One minute your teenage daughter is having a relaxed, happy conversation with her friend on the phone. The next, she stumbles over an algebra...
One minute your teenage daughter is having a relaxed, happy conversation with her friend on the phone.
The next, she stumbles over an algebra problem and is — instantly — as angry as you’ve seen her. She flings her pencil across the room, stomps up to her room, slams the door and shouts, “I hate my life!”
Your teenage son appears to be in a good mood, and you ask him in your best modulated tone if he remembered to empty the dishwasher. “Why are you always yelling at me? I hate this family!” he shouts, storming out of the room.
- Residents return to ‘war zone’ in wake of Wenatchee wildfire
- Woman knocked unconscious by falling drone during Seattle's Pride parade
- How ISIS methodically groomed a lonely young Wash. state woman
- Lake City residents fight to regain use of now-private beach
- Despite struggles on and off field, ex-Skyline star QB Jake Heaps still chasing his dream
Most Read Stories
For decades, parents have attributed such hair-trigger emotions to raging hormones, and they weren’t wrong. However, in recent years more has become known about how brain development — in concert with racing hormones — accounts for the differences in how teens act and think.
Psychologist David Walsh has written a book, “Why Do They Act That Way?” (Free Press), that offers an up-to-date explanation of the biological reasons for teens’ behavior and offers parents tips to communicate and stay connected with the kids.
Walsh, who is president and founder of the National Institute on Media and the Family, in Minneapolis, says parents often think kids are deliberately misinterpreting situations or trying to drive their parents crazy, but this isn’t the case.
It’s because a teenager’s prefrontal cortex — the brain’s center for moderation, impulse-control and the understanding of consequences — is still under construction. Simultaneously the body’s hormones — which Walsh calls the accelerator center of the brain — are surging.
“The prefrontal cortex is supposed to harness the accelerator center of the brain, but the impulse-control center is under construction,” said Walsh. “This is the reason teens are impulsive, risk-taking, quick to anger. The acceleration center of the brain is in high gear, while the brakes are on back order.”
Reading body language
In addition, Walsh said, the adolescent brain processes visual stimuli or body language differently than grown-ups do. In a study that asked adults and teens to interpret facial expressions, adults were more likely to correctly identify emotions, while adolescents often mistook fear or surprise for anger.
The study further showed, Walsh says, that adults rely on their prefrontal cortex to interpret facial expressions, while adolescents rely on the amygdala, in the anterior portion of the temporal lobe.
“Adults use the rational part of the brain to read emotions,” Walsh writes, “but adolescents basically do it with a gut reaction. And they are frequently wrong.”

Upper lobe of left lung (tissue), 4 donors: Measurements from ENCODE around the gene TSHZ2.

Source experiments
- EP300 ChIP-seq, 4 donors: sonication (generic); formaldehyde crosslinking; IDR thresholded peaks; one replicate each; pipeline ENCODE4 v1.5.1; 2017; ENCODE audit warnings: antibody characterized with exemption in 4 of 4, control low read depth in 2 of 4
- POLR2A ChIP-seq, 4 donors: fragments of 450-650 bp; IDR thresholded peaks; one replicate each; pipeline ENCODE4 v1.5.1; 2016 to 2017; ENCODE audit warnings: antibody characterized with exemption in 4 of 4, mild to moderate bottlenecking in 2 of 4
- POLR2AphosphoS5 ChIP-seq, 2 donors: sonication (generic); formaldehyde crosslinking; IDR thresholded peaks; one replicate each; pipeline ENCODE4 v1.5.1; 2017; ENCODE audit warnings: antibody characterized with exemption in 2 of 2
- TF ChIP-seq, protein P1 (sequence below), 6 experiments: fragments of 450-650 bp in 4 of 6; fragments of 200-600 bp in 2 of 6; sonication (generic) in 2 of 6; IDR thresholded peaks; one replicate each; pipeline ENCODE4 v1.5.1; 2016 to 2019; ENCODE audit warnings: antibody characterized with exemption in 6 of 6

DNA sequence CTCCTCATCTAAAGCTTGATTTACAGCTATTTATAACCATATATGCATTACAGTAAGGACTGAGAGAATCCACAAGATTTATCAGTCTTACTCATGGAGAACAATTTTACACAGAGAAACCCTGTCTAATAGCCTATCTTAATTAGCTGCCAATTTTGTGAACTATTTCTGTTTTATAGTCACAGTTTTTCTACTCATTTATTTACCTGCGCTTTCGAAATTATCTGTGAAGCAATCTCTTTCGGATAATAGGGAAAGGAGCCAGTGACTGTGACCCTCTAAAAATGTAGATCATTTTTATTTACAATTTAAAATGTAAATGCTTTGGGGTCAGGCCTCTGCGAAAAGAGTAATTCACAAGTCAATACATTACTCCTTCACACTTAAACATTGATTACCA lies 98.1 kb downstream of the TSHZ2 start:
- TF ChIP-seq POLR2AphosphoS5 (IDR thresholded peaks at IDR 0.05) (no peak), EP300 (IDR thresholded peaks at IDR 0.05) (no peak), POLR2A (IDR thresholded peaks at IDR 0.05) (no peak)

Thus, a teenager may think a parent is yelling at them when they’re not, or they may think a peer is insulting them when that’s not the case.
Don’t ignore bad behavior
So, knowing all this, how can you better communicate with your child?
First of all, Walsh says that although it may not be the teen’s “fault” that he is volatile or erratic or impulsive, that does not absolve him or her of responsibility. Teens must learn to control their behavior, “and it’s your responsibility as a parent to help,” Walsh writes. “You can’t simply dismiss his behavior or let it go. … The experiences a teen has right now will have a big bearing on how he eventually learns to manage his own emotions and impulses.”
Walsh suggests sitting down with your teen in quiet times and discussing what behavior is expected and what the consequences will be if rules are not followed.
“Don’t communicate the consequences as threats,” Walsh writes. “Just let him know in a matter-of-fact way what will happen and that the consequences will be his own choices.”
Walsh emphasizes that parents should not get dragged into power struggles. “Teenagers are built for power struggles. The accelerator goes down to the floor so quickly,” he said.
But parents must keep their cool if their kid doesn’t.
When it’s time to enforce a consequence, Walsh says, do it calmly. Your child may want to argue, but don’t get drawn in.
“If you feel your blood pressure rising, take a deep breath and remember this advice: ‘When you feel like taking the wind out of his sails, it is a better idea to take your sails out of his wind.’ ”
In cases of extreme problems, Walsh suggests drawing up behavioral contracts that clearly spell out the rules and the consequences.
To reduce the level of misinterpretation between kids and grown-ups, Walsh suggests telling kids how you feel. He suggests prefacing statements with “I’m not angry, but it does irritate me when … ” or “Or I’m not angry, but I do worry when … ”